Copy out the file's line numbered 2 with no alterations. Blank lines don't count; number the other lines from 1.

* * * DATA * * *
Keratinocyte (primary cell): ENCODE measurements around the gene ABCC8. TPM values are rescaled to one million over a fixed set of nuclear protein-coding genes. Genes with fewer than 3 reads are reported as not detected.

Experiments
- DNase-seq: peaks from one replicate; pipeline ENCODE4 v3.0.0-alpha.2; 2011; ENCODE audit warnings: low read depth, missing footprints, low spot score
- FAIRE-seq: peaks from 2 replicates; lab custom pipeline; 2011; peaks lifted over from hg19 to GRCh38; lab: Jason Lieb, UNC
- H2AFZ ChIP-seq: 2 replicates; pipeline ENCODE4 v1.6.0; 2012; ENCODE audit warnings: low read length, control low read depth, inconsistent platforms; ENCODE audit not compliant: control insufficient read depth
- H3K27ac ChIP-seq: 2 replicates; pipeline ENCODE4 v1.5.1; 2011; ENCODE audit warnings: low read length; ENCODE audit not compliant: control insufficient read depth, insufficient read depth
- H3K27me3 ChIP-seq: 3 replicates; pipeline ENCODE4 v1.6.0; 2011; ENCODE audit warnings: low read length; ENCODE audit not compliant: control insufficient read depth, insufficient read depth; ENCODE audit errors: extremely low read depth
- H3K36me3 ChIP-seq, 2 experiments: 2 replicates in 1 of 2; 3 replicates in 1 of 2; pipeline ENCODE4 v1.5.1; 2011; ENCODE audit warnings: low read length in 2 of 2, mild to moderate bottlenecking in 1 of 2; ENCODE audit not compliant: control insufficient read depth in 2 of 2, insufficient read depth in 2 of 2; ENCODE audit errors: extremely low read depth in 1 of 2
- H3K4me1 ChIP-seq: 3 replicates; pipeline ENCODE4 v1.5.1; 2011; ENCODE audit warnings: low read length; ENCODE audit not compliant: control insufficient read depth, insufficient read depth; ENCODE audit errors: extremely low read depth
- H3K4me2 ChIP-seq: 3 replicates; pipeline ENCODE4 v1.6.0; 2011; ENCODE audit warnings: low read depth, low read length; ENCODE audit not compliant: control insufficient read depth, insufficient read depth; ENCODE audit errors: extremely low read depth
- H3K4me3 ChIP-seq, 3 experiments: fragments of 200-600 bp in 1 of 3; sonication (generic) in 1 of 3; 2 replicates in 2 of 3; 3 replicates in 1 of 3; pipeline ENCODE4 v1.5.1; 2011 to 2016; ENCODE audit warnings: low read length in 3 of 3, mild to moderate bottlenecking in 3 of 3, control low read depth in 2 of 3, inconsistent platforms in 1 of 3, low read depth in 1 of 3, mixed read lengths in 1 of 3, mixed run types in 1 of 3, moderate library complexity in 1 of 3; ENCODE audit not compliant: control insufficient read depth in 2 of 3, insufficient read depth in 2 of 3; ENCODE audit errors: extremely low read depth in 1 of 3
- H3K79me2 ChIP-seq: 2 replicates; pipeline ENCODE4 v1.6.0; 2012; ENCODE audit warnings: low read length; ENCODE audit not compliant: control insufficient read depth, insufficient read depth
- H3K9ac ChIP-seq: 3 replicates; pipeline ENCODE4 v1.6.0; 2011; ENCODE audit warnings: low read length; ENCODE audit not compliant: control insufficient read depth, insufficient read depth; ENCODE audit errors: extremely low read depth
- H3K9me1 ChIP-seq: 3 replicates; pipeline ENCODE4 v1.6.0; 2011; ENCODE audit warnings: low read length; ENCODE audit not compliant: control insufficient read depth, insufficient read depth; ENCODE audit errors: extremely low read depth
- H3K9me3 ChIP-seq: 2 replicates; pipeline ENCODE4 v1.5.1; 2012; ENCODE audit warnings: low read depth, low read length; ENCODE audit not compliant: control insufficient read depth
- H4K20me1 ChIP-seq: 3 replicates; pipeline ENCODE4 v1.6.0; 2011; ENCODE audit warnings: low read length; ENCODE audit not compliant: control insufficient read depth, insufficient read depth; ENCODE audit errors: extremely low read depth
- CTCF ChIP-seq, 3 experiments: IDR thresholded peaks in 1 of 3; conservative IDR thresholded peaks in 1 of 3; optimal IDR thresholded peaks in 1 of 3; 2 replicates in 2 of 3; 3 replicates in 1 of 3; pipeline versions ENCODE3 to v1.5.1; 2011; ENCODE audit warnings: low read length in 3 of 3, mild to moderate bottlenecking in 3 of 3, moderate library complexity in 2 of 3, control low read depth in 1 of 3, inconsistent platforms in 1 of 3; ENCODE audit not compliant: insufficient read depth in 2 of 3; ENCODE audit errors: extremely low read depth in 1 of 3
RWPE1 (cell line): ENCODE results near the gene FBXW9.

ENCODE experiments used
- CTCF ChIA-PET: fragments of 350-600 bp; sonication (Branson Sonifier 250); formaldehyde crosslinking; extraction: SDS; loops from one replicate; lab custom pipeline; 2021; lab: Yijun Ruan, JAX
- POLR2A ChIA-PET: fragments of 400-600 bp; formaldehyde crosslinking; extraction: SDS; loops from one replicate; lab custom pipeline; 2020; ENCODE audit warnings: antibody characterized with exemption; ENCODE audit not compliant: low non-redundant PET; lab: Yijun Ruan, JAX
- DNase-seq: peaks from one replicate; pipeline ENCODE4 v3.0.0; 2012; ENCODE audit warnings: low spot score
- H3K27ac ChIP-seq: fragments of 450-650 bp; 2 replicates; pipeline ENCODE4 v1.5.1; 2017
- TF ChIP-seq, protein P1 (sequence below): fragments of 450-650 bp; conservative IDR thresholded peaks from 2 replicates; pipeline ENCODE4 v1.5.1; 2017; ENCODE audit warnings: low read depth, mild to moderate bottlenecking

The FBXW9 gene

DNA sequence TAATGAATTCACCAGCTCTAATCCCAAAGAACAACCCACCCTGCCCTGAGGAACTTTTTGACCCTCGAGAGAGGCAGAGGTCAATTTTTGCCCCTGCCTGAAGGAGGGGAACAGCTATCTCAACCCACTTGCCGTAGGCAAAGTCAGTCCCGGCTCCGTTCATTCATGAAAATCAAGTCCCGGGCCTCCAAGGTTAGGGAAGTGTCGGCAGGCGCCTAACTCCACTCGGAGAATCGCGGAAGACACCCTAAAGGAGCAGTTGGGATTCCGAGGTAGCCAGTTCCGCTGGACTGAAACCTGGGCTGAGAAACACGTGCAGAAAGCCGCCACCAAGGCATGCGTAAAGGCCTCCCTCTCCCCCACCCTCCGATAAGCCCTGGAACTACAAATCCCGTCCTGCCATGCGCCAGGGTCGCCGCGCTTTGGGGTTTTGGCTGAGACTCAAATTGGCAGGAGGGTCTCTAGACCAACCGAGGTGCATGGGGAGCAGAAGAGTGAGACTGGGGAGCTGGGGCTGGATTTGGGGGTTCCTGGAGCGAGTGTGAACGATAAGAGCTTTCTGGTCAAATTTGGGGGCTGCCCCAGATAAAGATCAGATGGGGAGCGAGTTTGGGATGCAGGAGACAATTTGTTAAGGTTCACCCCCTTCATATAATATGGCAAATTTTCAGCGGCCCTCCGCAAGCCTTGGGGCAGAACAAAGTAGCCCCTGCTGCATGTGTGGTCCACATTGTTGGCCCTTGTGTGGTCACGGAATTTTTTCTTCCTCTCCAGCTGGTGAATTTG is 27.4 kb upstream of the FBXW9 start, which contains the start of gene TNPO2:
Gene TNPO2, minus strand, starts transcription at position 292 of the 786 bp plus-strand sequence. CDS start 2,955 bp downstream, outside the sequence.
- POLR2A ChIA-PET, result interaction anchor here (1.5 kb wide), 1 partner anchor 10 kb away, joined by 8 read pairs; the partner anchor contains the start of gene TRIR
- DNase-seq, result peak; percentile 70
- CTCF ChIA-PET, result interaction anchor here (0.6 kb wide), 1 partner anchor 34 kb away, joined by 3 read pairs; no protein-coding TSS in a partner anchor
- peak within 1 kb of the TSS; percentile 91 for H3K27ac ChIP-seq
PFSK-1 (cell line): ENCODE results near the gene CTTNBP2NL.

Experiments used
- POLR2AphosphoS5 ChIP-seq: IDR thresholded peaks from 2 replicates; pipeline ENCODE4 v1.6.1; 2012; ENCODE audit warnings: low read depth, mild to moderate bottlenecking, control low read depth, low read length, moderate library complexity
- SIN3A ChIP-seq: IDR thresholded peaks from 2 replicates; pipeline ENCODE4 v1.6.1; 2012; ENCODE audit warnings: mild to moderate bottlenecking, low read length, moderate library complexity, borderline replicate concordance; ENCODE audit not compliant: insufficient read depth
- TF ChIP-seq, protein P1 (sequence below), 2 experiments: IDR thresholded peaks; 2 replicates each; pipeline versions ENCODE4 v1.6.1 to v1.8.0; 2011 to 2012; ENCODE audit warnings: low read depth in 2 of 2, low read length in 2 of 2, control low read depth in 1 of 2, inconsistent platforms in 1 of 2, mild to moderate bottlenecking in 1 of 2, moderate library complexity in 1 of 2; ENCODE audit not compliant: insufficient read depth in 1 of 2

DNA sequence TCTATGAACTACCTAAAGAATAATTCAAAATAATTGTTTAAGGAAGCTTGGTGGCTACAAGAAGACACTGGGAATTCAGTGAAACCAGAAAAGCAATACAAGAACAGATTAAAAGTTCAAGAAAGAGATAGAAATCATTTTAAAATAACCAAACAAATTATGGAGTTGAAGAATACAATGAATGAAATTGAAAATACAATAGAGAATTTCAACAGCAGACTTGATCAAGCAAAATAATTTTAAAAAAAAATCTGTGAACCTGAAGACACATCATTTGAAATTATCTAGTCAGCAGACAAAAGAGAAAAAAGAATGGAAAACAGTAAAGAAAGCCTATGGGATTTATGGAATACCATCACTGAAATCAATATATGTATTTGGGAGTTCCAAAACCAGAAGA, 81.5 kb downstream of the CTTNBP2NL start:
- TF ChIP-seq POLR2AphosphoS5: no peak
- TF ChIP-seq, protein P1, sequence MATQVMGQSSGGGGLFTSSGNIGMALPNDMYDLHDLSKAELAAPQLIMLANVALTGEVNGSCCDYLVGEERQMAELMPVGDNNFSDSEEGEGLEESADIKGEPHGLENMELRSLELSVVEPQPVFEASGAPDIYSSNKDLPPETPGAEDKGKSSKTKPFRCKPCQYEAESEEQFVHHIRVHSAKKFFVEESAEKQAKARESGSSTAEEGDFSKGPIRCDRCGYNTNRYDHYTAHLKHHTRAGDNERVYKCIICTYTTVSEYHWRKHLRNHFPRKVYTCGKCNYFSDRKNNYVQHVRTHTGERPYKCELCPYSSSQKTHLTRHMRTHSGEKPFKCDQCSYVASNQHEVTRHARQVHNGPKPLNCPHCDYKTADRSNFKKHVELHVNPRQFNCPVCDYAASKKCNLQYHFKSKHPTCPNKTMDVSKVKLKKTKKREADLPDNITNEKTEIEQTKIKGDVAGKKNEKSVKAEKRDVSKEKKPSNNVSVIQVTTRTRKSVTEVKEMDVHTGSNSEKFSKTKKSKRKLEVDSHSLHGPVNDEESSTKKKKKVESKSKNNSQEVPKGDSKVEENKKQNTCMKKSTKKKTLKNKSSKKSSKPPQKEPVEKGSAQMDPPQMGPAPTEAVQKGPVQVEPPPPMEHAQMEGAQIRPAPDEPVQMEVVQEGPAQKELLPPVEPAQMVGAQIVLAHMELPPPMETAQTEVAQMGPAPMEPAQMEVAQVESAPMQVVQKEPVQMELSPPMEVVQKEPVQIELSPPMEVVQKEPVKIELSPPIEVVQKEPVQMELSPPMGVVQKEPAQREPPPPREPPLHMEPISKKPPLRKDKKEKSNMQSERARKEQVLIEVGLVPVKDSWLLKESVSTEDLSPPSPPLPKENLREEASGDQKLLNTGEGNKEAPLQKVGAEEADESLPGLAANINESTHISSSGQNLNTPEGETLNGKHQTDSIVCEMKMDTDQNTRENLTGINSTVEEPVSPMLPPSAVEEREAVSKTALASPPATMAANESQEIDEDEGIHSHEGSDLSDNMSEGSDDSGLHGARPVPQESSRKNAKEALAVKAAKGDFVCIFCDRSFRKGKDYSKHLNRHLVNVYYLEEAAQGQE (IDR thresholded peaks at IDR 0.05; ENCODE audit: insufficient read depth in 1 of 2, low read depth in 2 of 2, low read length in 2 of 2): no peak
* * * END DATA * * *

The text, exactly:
Experiments